Once more, about 940 A.D., the Rashtrakutas attacked the north (during the reign of Krishna III) and occupied the forts of Kalinjar and Chitrakuta. Thus, though Mahipala succeeded in recovering a large part of his empire, the attacks of the Rashtrakutas lowered the power and prestige of the Pratiharas. The advantage was drawn not only by the Palas but also by feudatory rulers. The Chandelas, the Chedis, the Parmaras etc. succeeded in asserting their independence. Thus, though Mahipala could safeguard a large part of his empire yet his period marked the beginning of the decline of the power of Partiharas.

The Successors of Mahipala and the Fall of the Pratihara Empire — (944—Nearly 1036 A.D.):

Mahipala was succeeded by his son Mahendrapala II. He ruled only for a year. Afterwards, we find no less than four successors during a period of fifteen years. Devapala, Vinayakapala II, Mahipala II and Vijayapala ruled in succession over the throne of Kannauj but none of them proved to be a capable ruler. Rather, the quick succession of these rulers proves that family feuds had started among the Pratiharas.

This resulted in the disintegration of the Pratihara empire from the period of Devapala (948 A.D.). Near about 963 A.D., the Rashtrakuta king Indra III again attacked northern India and gave the final blow to the Pratihara domination in Central India. The central authority of the Pratihara empire was broken and out of its ruins arose the independent kingdoms of the Chalukyas in Gujarat, the Chandelas in Jejakabhukti, the Kachchhaghata in Gwalior, the Kalachuris in Central India, the Paramaras in Malwa, the Guhilas in south Rajputana, the Chhahamanas (Chauhanas) in Sakambhari, etc.

Thus, by the time Rajyapala ascended the throne of Kannauj late in the tenth century, he was no more a ruler of an empire but that of a small kingdom. The Pratihara empire had vanished by the time. The Turks invaded India during the reign of Rajyapala. The challenge from the north­west was met by the Brahmanashahi kingdom on the borders of Afghanistan. Rajyapala supported the Brahamanshahi ruler Jaipala against Sabuktagin in 991 A.D. and then his son Anandapala also against Sultan Mahmud of Ghazni in 1008 A.D.

Ultimately, Mahmud succeeded in destroying the Brahmanashahi kingdom and attacked Kannauj in 1018 A.D. Rajyapala did not fight against him but fled. Feeling dissatisfied with the shameful behaviour of Rajyapala against a foreign attacker, the Chandela ruler Ganda sent his son Vidyadhar to attack Kannauj. Vidyadhar defeated and killed Rajyapala and placed his son Trilochanapala on the throne of Kannauj.

Trilochanapala was defeated by Sultan Mahmud in 1019 A.D. though he remained alive till 1027 A.D. His successor and the last ruler of Pratihara dynasty was Yasapala who remained as a petty ruler up to 1036 A.D. Thus ended the mighty Pratihara empire. In fact, the power of the Pratiharas had declined during the reign of Mahipala late in the tenth century though, in name, it survived a little longer.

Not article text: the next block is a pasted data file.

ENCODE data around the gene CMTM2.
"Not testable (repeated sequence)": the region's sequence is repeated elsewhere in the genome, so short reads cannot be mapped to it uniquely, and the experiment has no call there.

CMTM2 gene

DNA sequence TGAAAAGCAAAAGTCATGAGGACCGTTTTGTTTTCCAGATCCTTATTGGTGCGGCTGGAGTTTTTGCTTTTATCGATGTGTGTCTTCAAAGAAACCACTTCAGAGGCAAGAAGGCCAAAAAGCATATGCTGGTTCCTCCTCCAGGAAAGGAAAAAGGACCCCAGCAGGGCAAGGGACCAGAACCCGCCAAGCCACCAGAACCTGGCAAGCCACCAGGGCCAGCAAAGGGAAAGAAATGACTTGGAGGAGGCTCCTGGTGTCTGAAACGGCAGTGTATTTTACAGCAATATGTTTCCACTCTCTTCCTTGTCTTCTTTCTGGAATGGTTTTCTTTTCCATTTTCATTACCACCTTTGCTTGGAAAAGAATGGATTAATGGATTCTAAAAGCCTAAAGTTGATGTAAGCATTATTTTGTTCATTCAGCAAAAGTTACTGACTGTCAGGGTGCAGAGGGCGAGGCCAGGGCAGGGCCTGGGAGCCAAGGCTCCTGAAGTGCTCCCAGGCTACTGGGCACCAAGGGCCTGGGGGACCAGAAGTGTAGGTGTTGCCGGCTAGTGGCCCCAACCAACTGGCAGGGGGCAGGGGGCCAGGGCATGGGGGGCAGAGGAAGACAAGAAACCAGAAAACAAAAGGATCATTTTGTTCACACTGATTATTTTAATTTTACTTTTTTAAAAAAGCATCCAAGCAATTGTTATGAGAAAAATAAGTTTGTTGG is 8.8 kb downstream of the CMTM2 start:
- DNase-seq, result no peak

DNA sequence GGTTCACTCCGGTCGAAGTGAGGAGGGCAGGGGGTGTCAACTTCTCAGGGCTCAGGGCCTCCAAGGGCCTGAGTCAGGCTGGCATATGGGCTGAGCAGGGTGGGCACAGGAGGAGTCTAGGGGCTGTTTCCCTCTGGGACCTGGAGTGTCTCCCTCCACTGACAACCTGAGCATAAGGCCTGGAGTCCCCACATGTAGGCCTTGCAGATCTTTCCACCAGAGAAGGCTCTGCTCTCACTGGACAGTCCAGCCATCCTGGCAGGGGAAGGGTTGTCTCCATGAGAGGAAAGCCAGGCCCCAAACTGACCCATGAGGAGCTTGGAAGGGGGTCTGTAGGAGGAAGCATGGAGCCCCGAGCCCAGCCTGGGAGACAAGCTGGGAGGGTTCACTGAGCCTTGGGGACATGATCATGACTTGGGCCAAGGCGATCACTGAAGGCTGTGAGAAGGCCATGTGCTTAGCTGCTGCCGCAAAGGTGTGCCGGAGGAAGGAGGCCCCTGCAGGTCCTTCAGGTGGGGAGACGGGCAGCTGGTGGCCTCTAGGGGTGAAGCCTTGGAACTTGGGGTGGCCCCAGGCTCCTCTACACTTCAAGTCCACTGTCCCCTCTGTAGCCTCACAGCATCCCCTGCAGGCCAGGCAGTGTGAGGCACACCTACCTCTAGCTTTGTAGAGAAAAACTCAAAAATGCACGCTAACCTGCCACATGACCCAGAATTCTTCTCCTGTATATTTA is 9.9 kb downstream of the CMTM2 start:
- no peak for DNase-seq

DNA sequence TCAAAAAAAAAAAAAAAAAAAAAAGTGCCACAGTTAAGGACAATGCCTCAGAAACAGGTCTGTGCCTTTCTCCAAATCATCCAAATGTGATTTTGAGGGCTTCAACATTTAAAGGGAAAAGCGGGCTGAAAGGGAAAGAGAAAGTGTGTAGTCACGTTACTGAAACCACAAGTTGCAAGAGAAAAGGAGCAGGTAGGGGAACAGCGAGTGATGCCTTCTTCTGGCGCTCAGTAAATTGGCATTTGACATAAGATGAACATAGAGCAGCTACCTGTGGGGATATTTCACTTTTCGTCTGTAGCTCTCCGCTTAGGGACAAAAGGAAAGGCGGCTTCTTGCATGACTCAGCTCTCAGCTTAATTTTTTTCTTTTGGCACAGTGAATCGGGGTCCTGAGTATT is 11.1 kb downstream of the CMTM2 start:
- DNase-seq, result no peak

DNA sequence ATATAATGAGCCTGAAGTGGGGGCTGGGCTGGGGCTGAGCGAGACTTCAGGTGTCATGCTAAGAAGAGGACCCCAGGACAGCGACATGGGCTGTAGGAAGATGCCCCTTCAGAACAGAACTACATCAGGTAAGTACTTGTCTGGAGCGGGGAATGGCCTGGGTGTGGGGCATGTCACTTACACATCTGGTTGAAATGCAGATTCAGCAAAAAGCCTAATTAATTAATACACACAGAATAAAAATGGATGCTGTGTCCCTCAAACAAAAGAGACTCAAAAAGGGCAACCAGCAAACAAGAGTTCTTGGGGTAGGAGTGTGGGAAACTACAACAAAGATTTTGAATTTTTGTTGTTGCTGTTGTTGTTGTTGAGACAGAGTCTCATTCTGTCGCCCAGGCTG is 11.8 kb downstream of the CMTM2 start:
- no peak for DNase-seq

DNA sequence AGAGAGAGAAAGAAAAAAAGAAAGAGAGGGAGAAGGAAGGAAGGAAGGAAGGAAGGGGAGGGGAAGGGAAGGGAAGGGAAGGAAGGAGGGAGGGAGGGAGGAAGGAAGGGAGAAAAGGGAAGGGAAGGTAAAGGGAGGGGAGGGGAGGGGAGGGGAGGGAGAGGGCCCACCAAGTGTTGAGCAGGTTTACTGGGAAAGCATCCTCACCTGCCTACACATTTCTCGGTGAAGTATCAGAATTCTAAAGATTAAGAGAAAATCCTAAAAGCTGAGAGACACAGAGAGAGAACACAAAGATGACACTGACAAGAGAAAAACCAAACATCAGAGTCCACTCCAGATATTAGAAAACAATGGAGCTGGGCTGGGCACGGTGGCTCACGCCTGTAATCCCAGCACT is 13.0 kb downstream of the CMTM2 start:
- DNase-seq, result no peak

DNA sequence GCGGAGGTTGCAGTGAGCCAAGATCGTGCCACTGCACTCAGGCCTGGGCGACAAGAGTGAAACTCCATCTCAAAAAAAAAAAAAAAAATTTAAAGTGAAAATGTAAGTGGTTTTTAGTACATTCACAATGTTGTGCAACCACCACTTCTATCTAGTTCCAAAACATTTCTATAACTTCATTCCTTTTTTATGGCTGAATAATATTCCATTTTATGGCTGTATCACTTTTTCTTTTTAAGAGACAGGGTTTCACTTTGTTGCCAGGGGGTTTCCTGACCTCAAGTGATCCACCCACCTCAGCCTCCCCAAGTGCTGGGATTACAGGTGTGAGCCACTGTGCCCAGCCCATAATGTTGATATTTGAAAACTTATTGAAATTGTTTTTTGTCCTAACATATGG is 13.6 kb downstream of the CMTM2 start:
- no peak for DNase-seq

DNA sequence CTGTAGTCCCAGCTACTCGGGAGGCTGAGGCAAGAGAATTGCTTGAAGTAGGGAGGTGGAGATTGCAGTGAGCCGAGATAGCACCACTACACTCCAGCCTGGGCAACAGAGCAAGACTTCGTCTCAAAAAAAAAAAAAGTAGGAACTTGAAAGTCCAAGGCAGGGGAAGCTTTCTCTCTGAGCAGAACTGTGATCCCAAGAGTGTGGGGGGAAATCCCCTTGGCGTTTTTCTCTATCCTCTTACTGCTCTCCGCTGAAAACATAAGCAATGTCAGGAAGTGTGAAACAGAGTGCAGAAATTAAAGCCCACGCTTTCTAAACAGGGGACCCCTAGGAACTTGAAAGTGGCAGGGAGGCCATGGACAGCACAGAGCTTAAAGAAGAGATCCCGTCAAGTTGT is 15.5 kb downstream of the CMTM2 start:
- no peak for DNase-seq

Noted historian Dr R.C. Majunidar has given a respectable position to the Pratiharas in the history of India. He describes that the credit of establishing the last great empire in Hindu India does not go to emperor Harsha but to the Pratiharas. One after the other, Vatsaraja. Nagabhatta II, Mihirbhoj and Mahendrapala I brought glory to the Pratiharas, succeeded in creating an extensive empire in northern India even after fighting against the powerful Palas and Rashtrakutas and maintained that empire for about a century.

Another achievement of the Pratiharas was to check the penetration of the Arabs into the interior of India. Elphinstone and all other historians after him expressed surprise at the fact that the Arabs failed to penetrate deeper into India even at the zenith of their power. The reason was that they were checked by the power of the Pratiharas. The Arabs themselves have given a glorious account of the might and prosperity of the Pratiharas.

The Arab traveller Sulaiman described Mihirbhoj as the greatest enemy of the Islam. Thus, there is no doubt that the Pratiharas effectively checked the progress of the Arabs beyond the confines of Sindh, which must be regarded as a significant contribution of the Pratiharas to the history of India. Besides, even when the power of the Pratiharas was in a broken state, the Pratihara king Rajyapala supported the Brahmanashahi rulers Jaipala and Anandapala against Sabuktagin and Mahmud of Ghazni.

This proves that Rajyapala was also anxious to pursue the traditional policy of the Pratiharas to check the penetration of Muslim invaders into India though, of course, he himself fled against the mighty power of Sultan Mahmud. Thus, the Pratiharas maintained the dignity of a great empire in north India for about a century and fulfilled their duty to fight against foreign invaders.

Besides, the empire of the Pratiharas proved more durable as compared to their contemporary empire- builders — the Palas and the Rashtrakutas. Thus, the Pratiharas played a significant role in the history of India after the fall of the empire of Harsha and were the last empire-builders of Hindu India.

Rajput King # 8. Yaso Varman (Nearly 690-740 A.D.):

In the beginning of the eighth century, we find a powerful monarch Yaso Varman occupying the throne of Kannauj. Nothing is known of the early history and antecedents of this king. Jain-texts have described him as related to the Maurvas while certain scholars regard him related to the Maukhari family as the word varman is attached to his name. But none of the above views has been justified by evidences.

However, Yaso Varman was a powerful monarch who engaged himself in many military adventures. He was a contemporary of Lalitaditya Muktapida, the ruler of Kashmir. He sent Pu-ta-sin (Buddhasena) as his ambassador to China, with which he had diplomatic relations, in 731 A.D. The chief source of our knowledge of his life and reign is the poetical work in Prakrat by his celebrated court-poet Vakapati.